The size of glass used for serving wine can influence the amount of wine drunk, suggests new research from the University of Cambridge, funded by the National Institute of Health Research (NIHR). The study found that when restaurants served wine in 370ml rather than 300ml glasses they sold more wine, and tended to sell less when they used 250ml glasses. These effects were not seen in bars.
Alcohol is the fifth largest contributor to early death in high income countries and the seventh world-wide. One proposed way of reducing the amount of alcohol consumed is to reduce the size of wine glasses, though until now the evidence supporting such a move has been inconclusive and often contradictory.
Wine glasses have increased in size almost seven-fold over the last 300 years with the most marked increase being a doubling in size since 1990. During this time, the amount of wine consumed in England quadrupled, although the number of wine consumers stayed constant. Wine sales in bars and restaurants are either of fixed serving sizes when sold by the glass, or—particularly in restaurants—sold by the bottle or carafe for free-pouring by customers or staff.
A preliminary study carried out by researchers at the Behaviour and Health Research Unit, University of Cambridge, suggested that serving wine in larger wine glasses—while keeping the measure the same—led to a significant increase in the amount of wine sold.
To provide a robust estimate of the effect size of wine glass size on sales—a proxy for consumption—the Cambridge team did a 'mega-analysis' that brought together all of their previously published datasets from studies carried out between 2015 and 2018 at bars and restaurants in Cambridge. The team used 300ml glasses as the reference level against which to compare differences in consumption.
In restaurants, when glass size was increased to 370ml, wine sales increased by 7.3%. Reducing the glass size to 250ml led to a drop of 9.6%, although confidence intervals (the range of values within which the researchers can be fairly certain their true value lies) make this figure uncertain. Curiously, increasing the glass size further to 450ml made no difference compared to using 300ml glasses.
"Pouring wine from a bottle or a carafe, as happens for most wine sold in restaurants, allows people to pour more than a standard serving size, and this effect may increase with the size of the glass and the bottle," explained first author Dr. Mark Pilling. "If these larger portions are still perceived to be 'a glass', then we would expect people to buy and consume more wine with larger glasses.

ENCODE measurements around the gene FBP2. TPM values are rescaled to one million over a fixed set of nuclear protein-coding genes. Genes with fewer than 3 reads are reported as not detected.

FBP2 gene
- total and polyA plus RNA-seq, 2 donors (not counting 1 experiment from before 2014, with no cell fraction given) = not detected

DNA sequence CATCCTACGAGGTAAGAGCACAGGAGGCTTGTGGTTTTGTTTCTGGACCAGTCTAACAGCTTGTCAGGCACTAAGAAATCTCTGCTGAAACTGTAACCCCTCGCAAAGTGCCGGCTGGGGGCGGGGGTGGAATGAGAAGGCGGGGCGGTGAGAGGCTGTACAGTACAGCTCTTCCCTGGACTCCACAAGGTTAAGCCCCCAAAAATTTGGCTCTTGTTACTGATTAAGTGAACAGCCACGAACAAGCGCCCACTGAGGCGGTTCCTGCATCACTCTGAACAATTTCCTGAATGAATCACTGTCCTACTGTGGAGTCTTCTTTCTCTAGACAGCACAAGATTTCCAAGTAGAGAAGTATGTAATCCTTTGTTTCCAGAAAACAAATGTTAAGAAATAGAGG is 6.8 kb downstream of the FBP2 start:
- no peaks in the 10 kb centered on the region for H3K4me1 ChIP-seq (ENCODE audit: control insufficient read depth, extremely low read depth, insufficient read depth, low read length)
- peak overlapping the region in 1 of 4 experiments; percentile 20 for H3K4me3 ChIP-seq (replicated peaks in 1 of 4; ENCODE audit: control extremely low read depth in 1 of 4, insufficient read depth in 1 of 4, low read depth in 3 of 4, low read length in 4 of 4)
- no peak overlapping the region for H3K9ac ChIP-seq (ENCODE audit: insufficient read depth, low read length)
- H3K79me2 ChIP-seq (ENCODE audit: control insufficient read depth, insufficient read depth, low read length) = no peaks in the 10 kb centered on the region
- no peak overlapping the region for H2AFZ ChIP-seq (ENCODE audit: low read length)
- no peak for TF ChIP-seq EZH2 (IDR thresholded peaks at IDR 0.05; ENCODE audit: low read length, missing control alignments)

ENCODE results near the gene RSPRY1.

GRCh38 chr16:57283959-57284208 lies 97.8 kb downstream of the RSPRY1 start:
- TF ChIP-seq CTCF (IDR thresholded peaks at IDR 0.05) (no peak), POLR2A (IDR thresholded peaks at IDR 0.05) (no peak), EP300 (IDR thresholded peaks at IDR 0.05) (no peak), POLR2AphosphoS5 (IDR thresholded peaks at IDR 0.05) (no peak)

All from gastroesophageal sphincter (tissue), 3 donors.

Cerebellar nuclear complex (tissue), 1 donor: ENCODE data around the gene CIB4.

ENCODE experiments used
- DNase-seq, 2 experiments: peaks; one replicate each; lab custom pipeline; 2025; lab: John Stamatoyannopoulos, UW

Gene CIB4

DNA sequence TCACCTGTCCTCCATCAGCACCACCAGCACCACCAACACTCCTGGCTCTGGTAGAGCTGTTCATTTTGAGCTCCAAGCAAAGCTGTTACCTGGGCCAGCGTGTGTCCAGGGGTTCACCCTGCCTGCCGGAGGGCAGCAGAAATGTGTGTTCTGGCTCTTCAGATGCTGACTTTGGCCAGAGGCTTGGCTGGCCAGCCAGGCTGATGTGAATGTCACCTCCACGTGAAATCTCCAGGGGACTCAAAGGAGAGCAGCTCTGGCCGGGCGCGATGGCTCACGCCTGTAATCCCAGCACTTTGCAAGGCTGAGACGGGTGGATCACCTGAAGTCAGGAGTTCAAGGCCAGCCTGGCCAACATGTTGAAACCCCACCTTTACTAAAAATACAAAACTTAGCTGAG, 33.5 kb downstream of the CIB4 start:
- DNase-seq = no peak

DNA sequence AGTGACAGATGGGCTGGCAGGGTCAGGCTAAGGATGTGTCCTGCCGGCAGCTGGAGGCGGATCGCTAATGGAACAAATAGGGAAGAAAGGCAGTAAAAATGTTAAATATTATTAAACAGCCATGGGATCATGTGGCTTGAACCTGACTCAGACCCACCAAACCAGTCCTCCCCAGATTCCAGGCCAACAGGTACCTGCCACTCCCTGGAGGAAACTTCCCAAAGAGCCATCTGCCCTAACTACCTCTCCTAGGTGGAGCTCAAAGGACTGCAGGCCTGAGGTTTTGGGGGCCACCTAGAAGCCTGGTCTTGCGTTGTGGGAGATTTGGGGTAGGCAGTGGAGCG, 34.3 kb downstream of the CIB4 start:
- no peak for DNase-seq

"As glass sizes of 300ml and 350ml are commonly used in restaurants and bars, drinkers may not have noticed the difference and still assumed they were pouring a standard serving. When smaller glass sizes of 250ml are available, they may also appear similar to 300ml glasses but result in a smaller amount of wine being poured. In contrast, very large glasses, such as the 450ml glasses, are more obviously larger, so drinkers may have taken conscious measures to reduce how much they drink, such as drinking more slowly or pouring with greater caution."
The researchers also found similar internal patterns to those reported in previous studies, namely lower sales of wine on warmer days and much higher sales on Fridays and Saturdays than on Mondays.
The researchers found no significant differences in wine sales by glass size in bars—in contrast to the team's earlier study. This shows the importance of replicating research to increase our ability to detect the effects of wine glass size. When combined with data from other experiments, the apparent effect in bars disappeared.
"If we are serious about tackling the negative effects of drinking alcohol, then we will need to understand the factors that influence how much we consume," added senior author Professor Dame Theresa Marteau. "Given our findings, regulating wine glass size is one option that might be considered for inclusion in local licensing regulations for reducing drinking outside the home."
Professor Ashley Adamson, Director of the NIHR School of Public Health Research, said: "We all like to think we're immune to subtle influences on our behaviour—like the size of a wine glass—but research like this clearly shows we're not.
"This important work helps us understand how the small, everyday details of our lives affect our behaviours and so our health. Evidence like this can shape policies that would make it easier for everyone to be a bit healthier without even having to think about it."
Clive Henn, Senior Alcohol Advisor at Public Health England, welcomed the report: "This interesting study suggests a new alcohol policy approach by looking at how the size of wine glasses may influence how much we drink. It shows how our drinking environment can impact on the way we drink and help us to understand how to develop a drinking environment which helps us to drink less."
More information: M. Pilling et al, The effect of wine glass size on volume of wine sold: A mega‐analysis of studies in bars and restaurants, Addiction (2020). DOI: 10.1111/add.14998
Journal information: Addiction
Provided by University of Cambridge